Now and Zen

I’m coming up on a year since I joined the ranks of the

unemployed, along with something like 500,000 of my fellow Tarheels. Despite a very generous and supportive chance by Dennis Quaintance and Mark File to discover whether or not my talents lie in marketing (They do not), I am still searching for a permanent job.

As I’ve commented before: I never ever realized how much hard work is involved in being unemployed.  I recently took stock of what I’ve done over the past year to see if I might find a lead or two for future work.

As a friend commented the other day — and I really hadn’t thought about it in just that way — “At least it hasn’t been boring.”

He’s got a point. Here’s some of what  I’ve done during the last 11 months:

• I cleaned up and edited, and sometimes rereported and rewrote 159 600-word-long city profiles for a prominent publlisher of guide books.

• I just completed a story — eight months in the making —  on the North Carolina wine industry for Business North Carolina magazine. It will be out later this month .

• I also edited a BNC story on TROSA, a residential drug and alcohol rehabilitation program in Durham. And I renewed a relationship with one of the toughest and best editors I’ve ever worked with, David Kinney. 

• I’m proofreading (It’s called a “cold read” in the industry) a novel.  The genre is Urban Fiction, and as a lifelong fan of Chester Himes, I’m loving it.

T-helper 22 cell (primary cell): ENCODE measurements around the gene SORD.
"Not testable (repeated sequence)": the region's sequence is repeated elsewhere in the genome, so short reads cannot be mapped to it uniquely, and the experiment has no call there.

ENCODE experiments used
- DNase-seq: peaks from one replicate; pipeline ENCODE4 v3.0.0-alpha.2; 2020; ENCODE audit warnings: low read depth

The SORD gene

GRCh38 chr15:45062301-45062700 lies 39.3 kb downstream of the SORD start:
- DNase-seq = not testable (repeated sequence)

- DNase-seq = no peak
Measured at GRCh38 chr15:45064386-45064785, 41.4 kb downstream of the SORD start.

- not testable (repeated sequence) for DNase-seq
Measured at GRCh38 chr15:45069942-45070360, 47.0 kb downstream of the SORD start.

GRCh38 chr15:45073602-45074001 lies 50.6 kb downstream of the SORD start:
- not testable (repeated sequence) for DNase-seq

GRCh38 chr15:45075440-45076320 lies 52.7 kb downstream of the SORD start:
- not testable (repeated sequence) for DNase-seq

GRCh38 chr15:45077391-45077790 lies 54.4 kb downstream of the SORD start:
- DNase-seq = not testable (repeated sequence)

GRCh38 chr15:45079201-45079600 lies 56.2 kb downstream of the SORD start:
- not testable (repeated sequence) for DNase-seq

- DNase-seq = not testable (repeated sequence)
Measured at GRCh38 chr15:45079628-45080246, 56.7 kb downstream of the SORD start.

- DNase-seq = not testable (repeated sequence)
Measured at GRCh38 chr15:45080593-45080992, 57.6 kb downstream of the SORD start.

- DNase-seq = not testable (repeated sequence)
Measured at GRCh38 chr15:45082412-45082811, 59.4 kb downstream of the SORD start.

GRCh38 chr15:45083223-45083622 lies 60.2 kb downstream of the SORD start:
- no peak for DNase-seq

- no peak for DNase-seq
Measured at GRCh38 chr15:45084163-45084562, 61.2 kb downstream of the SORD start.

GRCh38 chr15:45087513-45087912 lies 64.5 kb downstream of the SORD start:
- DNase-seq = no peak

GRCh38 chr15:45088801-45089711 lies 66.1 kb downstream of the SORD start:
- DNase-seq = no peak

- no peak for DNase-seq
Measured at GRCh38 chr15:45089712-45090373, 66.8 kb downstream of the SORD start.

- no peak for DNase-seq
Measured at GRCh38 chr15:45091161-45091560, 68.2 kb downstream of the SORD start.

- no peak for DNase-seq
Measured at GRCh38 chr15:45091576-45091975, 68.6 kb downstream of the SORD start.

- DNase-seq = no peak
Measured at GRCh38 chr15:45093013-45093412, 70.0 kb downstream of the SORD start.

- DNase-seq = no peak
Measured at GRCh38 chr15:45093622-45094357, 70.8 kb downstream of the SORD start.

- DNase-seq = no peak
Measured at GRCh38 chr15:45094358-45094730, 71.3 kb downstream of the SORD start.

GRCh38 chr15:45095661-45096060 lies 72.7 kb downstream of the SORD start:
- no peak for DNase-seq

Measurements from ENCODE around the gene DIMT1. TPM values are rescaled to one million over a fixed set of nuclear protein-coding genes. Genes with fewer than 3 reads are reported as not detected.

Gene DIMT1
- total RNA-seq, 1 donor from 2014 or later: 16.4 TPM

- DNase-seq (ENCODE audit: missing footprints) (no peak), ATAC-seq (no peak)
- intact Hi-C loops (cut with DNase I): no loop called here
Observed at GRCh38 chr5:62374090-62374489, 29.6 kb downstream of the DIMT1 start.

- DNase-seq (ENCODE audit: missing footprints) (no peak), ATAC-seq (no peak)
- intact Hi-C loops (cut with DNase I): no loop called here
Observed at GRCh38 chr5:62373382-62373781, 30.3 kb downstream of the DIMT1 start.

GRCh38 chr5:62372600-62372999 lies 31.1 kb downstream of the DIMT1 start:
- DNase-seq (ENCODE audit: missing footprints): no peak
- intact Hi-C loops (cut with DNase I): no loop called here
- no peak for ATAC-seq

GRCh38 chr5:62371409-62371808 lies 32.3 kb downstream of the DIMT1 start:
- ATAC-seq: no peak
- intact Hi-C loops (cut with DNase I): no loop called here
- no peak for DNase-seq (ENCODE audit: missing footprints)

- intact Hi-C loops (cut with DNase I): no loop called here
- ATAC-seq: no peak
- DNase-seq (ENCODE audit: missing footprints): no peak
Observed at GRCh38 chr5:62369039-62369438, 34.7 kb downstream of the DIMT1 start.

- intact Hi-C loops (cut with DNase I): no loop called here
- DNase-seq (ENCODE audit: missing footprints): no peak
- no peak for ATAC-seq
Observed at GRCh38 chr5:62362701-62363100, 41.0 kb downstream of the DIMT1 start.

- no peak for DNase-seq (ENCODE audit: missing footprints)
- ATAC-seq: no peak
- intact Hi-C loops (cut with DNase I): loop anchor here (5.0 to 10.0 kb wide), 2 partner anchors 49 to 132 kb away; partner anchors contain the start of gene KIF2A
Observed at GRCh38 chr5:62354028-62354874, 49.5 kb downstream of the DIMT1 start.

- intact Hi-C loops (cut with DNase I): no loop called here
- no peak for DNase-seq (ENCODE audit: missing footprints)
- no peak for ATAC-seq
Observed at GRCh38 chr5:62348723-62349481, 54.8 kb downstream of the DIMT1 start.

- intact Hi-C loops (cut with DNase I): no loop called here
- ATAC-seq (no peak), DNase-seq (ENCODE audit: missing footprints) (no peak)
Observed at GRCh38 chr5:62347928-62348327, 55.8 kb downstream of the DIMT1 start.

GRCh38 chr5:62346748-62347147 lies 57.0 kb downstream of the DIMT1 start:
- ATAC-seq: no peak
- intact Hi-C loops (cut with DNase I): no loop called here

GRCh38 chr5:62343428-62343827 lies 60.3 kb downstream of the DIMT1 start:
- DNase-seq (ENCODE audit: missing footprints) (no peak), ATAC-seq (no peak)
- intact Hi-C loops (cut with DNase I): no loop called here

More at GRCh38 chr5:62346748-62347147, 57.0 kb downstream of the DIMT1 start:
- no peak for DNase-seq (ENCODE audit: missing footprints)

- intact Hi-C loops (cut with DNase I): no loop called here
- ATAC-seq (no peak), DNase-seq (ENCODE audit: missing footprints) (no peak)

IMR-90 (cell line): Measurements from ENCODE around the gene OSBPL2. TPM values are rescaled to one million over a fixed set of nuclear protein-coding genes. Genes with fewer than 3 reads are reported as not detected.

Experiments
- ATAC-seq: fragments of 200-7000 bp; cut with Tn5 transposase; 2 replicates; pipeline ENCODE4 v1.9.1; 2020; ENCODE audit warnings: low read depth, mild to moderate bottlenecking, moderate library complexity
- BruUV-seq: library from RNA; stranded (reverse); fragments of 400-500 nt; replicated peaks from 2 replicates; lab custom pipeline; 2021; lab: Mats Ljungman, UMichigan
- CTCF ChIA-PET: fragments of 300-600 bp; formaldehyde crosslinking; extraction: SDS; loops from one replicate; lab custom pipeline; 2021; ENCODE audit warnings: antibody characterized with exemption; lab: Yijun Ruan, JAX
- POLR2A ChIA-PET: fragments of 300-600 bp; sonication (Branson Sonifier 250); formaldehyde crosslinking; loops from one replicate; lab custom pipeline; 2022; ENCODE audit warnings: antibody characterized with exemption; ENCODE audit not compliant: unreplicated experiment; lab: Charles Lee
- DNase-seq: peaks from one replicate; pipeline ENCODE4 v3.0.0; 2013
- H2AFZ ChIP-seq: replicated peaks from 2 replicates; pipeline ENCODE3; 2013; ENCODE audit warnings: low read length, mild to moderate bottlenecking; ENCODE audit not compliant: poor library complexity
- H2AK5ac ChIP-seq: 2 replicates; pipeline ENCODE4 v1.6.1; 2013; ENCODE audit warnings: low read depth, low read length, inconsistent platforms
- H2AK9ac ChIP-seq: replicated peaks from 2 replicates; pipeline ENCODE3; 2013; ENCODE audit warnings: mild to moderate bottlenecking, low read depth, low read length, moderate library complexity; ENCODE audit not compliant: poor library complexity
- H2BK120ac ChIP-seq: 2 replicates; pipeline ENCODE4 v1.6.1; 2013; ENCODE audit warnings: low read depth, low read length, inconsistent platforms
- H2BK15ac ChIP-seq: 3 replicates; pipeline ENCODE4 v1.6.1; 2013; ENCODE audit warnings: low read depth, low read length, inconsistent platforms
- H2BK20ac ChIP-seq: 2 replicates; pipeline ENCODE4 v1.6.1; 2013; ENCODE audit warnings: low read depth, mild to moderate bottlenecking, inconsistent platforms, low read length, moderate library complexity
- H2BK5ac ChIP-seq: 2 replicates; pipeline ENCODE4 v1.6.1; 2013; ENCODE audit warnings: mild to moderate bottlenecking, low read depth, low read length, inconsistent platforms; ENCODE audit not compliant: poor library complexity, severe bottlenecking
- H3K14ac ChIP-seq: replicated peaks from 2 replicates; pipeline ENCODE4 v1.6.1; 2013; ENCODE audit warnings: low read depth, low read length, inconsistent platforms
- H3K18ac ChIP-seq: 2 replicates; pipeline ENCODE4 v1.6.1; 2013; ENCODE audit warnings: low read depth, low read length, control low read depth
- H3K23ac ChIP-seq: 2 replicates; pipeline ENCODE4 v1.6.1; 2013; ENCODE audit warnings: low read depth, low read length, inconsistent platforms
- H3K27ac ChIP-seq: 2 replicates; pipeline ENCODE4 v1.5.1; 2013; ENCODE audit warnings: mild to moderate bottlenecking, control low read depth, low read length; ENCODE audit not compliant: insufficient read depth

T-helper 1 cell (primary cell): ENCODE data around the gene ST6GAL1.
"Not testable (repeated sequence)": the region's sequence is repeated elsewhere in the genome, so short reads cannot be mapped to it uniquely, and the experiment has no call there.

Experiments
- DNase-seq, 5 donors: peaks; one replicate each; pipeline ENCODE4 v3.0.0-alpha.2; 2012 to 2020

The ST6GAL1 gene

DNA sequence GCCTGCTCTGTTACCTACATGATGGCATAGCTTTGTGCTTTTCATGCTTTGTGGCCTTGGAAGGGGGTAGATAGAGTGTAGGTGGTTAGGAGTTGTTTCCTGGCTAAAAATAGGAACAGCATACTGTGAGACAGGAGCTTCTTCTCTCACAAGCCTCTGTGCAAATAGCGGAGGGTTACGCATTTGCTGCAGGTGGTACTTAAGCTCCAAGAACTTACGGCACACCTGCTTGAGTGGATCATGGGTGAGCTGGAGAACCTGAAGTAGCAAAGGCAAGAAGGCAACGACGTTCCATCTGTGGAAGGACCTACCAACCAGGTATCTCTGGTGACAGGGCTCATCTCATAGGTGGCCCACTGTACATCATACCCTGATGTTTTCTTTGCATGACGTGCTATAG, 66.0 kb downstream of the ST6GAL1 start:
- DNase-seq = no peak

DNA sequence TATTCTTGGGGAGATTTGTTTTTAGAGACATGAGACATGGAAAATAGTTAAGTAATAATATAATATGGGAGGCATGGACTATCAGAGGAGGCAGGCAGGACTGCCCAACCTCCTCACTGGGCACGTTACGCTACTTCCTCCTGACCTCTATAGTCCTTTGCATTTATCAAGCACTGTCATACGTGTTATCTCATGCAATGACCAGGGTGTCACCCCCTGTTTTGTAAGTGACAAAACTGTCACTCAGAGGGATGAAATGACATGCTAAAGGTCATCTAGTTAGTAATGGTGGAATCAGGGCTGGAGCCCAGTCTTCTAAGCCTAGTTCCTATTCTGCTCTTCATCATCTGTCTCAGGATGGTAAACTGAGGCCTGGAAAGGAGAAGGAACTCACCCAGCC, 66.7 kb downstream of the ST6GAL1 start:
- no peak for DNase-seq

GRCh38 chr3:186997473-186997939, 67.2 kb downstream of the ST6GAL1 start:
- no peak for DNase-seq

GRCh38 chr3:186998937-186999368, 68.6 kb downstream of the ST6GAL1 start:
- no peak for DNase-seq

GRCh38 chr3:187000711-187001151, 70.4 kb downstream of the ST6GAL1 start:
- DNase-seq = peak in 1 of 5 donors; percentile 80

• I collected travel tips from the likes of John Peterman, of The J. Peterman Company, and Marco Coppiardi, who handmakes precise replicas of violins, violas and cellos by Stradivari, Guarneri and Amati. Also from Jane and Michael Stern, who told me how to spot a decent meat and three.

• I wrote reviews of North Carolina wineries and Triad restaurants until that gig dried up. During its dozen years of publication I ate and drank extremely and won the N.C. Press Award for criticism.

• I learned how to cut, dice, slice and saute a la francaise at Print Works Bistro and now am regarded as the king of green beans by my resident chef and roommate.

• I was able to evoke the magic of my favorite place on the planet, the Greek Islands, for AAA Traveler and work again with Britta Waller, an editor who knows how to make magazining a pleasure. She also has very good taste in writers.

• I also wrote a 1,200-word piece for AAA on why Peru ought to be on everyone’s life list, hence the photo.

• I got to factcheck Billy Baldwin’s Lowcountry Day Trips guidebook with my Lowcountry lover, driving and checking to the tenth of a mile an over 2,000 mile route of oak-arched lanes, with untold hundreds of entries in need of visiting and vetting.

• I edited a third of a book entitled 101 Reasons to Drink Coffee Without Guilt until its author was hospitalized and had to abandon the project.

• I worked on the backline at Lucky 32 Southern Kitchen in the presence of the South’s most gifted chef, Jay Pierce, warming up at least 1,000 gallons of collards and more Hoppin’ John than I want to contemplate (and learned to love Benton’s bacon and ham)

• I rhapsodized about Madagascar vanilla and other extracts, emulsion and oleoresins for the flavor makers at Mother Murphy’s http://www.mothermurphys.com/index.html

• I’ve made guest appearances on Dick Gordon’s The Story and on several blogs, including my old friend Fawn Germer’s and, thanks to her, The Huffington Post

• And I wrote a raft of busines profiles on, featuring, among others:

• The largest supplier of theater curtains in the United States

• The interventional cardiologist who pioneered balloon angioplasty and coronary stenting

• Greensboro’s queen bee of apartment renovation